August 23, 2007. I was home with our daughter getting ready to come to St. Peter's Hospital to take my wife and son home for good. At the hospital, the pediatrician came in to discharge the boy. My wife made a request, but she was insistent enough for it to be an order, "Can you take a really good look at his eyes? A really, really good look?"

The pediatrician left the room with our son to have the benefit of the better lighting in the nursery. She came back and reported that indeed his eyes were cloudy. My wife called me at home with the news: the doctor thinks our son has either cataracts or glaucoma, and she was going to make a few calls and get back to us soon.

I got to the hospital, and we packed up our belongings and got ready to leave St. Pete's with our son and his big sister.

Then the phone rang in the hospital room. It was the pediatrician instructing us to head over to the pediatric ophthalmologist's office right away. Don't go home with your new baby, but go right to the eye doctor's office. They were waiting for us.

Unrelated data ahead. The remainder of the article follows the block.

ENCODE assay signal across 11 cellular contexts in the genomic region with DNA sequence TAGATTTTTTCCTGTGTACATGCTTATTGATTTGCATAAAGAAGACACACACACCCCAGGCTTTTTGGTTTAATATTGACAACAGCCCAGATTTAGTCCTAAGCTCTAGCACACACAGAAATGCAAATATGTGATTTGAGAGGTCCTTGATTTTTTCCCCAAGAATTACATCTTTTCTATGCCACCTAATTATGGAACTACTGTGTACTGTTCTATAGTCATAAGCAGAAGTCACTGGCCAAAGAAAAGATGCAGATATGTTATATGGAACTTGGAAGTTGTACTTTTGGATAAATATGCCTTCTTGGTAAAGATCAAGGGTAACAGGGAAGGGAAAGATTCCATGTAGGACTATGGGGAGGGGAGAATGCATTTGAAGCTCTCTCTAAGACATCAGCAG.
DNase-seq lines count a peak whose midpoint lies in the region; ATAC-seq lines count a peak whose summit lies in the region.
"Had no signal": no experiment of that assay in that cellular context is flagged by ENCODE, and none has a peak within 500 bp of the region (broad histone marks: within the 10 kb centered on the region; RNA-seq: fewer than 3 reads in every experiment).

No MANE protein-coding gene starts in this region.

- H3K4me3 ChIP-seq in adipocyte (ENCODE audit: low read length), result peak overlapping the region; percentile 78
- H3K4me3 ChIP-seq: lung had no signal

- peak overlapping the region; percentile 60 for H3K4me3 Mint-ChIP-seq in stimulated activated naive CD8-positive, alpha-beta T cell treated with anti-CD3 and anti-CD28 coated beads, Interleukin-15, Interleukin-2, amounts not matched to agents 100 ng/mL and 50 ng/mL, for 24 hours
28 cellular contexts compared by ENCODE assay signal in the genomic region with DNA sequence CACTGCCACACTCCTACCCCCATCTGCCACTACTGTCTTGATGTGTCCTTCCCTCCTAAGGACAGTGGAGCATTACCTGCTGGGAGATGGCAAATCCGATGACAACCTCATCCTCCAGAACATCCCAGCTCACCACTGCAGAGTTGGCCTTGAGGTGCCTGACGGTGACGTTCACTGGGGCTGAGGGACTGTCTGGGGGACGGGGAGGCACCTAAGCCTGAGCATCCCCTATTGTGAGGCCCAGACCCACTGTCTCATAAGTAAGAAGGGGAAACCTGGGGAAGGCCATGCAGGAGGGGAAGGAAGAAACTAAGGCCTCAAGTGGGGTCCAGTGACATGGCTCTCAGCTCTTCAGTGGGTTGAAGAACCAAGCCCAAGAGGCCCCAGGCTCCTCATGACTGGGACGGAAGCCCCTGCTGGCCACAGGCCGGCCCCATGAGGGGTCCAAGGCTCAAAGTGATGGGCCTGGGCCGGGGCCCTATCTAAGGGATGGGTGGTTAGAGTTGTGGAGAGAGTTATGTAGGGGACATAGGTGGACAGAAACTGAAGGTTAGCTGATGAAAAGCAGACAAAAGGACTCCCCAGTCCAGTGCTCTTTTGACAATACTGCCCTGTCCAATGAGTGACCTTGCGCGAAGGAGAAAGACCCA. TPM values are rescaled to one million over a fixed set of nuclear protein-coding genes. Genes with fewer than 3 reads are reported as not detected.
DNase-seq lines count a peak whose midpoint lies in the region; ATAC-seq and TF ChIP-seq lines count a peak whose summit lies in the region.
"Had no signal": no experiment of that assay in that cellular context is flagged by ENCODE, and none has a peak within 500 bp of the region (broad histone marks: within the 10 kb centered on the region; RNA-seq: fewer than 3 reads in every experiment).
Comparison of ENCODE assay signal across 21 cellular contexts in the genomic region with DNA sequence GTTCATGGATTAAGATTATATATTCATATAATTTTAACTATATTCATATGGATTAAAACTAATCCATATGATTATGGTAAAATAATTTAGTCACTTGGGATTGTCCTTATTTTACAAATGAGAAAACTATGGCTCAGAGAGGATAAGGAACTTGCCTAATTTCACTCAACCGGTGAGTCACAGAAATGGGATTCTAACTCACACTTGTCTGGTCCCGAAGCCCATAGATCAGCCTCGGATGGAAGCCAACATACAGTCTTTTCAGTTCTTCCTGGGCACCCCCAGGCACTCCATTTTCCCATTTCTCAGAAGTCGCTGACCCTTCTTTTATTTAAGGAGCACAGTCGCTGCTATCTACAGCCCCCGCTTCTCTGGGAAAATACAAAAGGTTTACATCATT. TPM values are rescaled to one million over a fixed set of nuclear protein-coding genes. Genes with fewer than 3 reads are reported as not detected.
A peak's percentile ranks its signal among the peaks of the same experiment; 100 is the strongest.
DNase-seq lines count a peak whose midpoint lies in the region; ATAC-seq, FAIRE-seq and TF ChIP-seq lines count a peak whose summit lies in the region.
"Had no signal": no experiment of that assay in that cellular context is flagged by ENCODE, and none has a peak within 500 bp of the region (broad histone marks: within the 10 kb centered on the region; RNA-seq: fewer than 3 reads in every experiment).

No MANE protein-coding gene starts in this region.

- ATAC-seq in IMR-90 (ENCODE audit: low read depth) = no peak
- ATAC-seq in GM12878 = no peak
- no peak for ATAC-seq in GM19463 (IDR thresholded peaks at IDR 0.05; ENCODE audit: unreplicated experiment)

Things were getting serious.

We arrived at the pediatric ophthalmologist's office and filled out the obligatory paperwork. We waited, our tiny family of four, playing with the toys and nervously reading the books to our 2 year-old daughter and our 2 day-old son with blue, cloudy eyes. Something was up with the boy's eyes, and we knew it was not good. We were anxious as we were called into a room, and we gave our son's short history to the assistant. Normal pregnancy. Normal birth. Cloudy looking eyes. Here we are.

An examination was done by the assistant, and then the doctor made his entrance. Another round of history taking, and another examination. We were told that our son may have glaucoma. Drops were administered to the boy's eyes so his intraoccular pressure could be checked. We were given a book about childhood eye diseases and instructed to read the chapter about pediatric glaucoma while we waited in the waiting room. (Funny, the chapter had been written by the very doctor who was examinating our son.)